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The leading journals Science and Cell on Thursday issued “expressions of concern” on papers co-authored by Stanford University president Marc Tessier-Lavigne, who is under investigation over allegations of research misconduct.

Tessier-Lavigne, a neuroscientist, is facing scrutiny over allegations of altered images in at least five papers he worked on going back two decades, including two papers published in Science and one in Cell. The story has grown more complicated, however, because Tessier-Lavigne notified the journals years ago with concerns about the images in the studies as published.


Tessier-Lavigne reported to Science in 2015 the issues with the images and prepared “Errata,” Holden Thorp, the journal’s editor-in-chief, said last month. The journal never published them “due to an error on our part,” Thorp said as he issued an apology.

In the editorial notes published Thursday, Thorp again apologized for not posting the errata in 2015. But as he wrote in one of the statements, “Both we and the authors are aware that additional concerns have been raised since 2015. We are therefore not proceeding with a correction at this point but are alerting readers to the concerns while the authors and the authors’ institution investigate further.”

Cell had similarly said that Tessier-Lavigne contacted the journal in 2015 about minor concerns that had been raised about three images in the paper published there. At the time, the journal’s editors determined that no action was warranted. But after the allegations about Tessier-Lavigne flared last month, Elisabeth Bik, a scientific integrity expert who specializes in detecting manipulated images, identified more significant alterations in one of those images that she said appeared to have been intentional.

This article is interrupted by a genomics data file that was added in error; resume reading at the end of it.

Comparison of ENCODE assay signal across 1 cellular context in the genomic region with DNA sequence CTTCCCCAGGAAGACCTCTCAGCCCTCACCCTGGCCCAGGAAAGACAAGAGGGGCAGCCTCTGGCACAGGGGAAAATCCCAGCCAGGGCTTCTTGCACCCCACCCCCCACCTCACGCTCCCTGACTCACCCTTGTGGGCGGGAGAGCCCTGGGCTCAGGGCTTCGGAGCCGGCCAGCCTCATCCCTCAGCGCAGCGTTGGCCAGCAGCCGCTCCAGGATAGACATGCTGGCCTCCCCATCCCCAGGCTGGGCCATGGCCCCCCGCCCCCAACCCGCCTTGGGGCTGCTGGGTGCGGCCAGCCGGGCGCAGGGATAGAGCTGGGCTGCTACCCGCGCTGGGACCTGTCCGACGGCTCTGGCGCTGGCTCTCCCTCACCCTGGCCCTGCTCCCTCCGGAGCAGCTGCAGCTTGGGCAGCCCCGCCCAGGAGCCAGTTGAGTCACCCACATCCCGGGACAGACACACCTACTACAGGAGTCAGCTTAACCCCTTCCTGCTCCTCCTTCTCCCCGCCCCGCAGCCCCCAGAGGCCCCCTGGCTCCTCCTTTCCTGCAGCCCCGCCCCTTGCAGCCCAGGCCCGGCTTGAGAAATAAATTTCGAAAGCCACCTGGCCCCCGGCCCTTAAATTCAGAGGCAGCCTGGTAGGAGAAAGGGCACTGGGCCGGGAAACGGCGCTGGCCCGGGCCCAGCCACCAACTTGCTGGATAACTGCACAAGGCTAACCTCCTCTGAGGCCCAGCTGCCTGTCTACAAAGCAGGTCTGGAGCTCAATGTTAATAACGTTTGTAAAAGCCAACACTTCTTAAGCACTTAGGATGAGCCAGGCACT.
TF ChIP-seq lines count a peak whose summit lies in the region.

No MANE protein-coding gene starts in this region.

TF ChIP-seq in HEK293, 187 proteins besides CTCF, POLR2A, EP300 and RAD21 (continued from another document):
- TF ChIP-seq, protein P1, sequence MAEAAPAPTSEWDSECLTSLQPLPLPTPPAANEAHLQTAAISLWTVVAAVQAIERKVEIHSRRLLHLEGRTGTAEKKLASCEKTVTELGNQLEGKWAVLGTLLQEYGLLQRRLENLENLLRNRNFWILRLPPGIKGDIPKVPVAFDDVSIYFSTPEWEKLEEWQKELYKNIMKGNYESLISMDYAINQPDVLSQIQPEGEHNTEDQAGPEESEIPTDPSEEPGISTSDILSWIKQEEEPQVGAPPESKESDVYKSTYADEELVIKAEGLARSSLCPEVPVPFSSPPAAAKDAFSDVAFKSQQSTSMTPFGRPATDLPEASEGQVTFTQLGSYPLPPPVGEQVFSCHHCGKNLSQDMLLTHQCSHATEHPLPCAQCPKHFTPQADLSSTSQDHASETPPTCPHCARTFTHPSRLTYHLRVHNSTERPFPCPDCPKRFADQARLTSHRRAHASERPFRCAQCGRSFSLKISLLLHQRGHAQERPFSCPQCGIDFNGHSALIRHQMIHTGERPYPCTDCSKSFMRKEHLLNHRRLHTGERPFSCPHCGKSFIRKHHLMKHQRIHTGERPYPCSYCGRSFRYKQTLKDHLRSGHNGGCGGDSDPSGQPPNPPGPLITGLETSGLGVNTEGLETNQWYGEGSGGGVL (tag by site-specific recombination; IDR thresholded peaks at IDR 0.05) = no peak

In their note of concern Thursday, Cell editors wrote that they had been looking into “additional potential issues in the paper,” citing potential areas of duplication in two figures.

“A university investigation is underway, and its outcome will inform any further action that we may take,” the Cell note said. “This statement is to alert readers of the concerns and the ongoing process.”

In a statement Thursday, Tessier-Lavigne said he welcomed the expressions of concern.

“The notifications provide additional information on my interactions with the journals both to address prior concerns that had been raised years ago, as well as new concerns that have arisen more recently,” he said. “The notifications appropriately alert the research community and represent an important step in the process of evaluating the concerns. I look forward to working with the Board of Trustees’ Special Committee and the journals to resolve these matters in full.”

In a previous statement, Tessier-Lavigne said he has been working with journal editors as the reviews continued. “I want to be clear that I have never submitted a paper without firmly believing that the data were correct and accurately presented,” he said in the statement. “I also want to be clear that I take responsibility for any concerns that arise with respect to any work with which I have been involved.”

Stanford launched the investigation into its president after a Stanford Daily article highlighted scientists’ concerns about the papers Tessier-Lavigne co-authored, specifically arguing that some of the images in the papers appeared to have been altered.

Last week, Stanford announced it had hired an outside law firm to conduct the investigation, after concerns were raised about potential conflicts of interest in the school’s internal review process.

This story has been updated with Tessier-Lavigne’s Thursday statement. 

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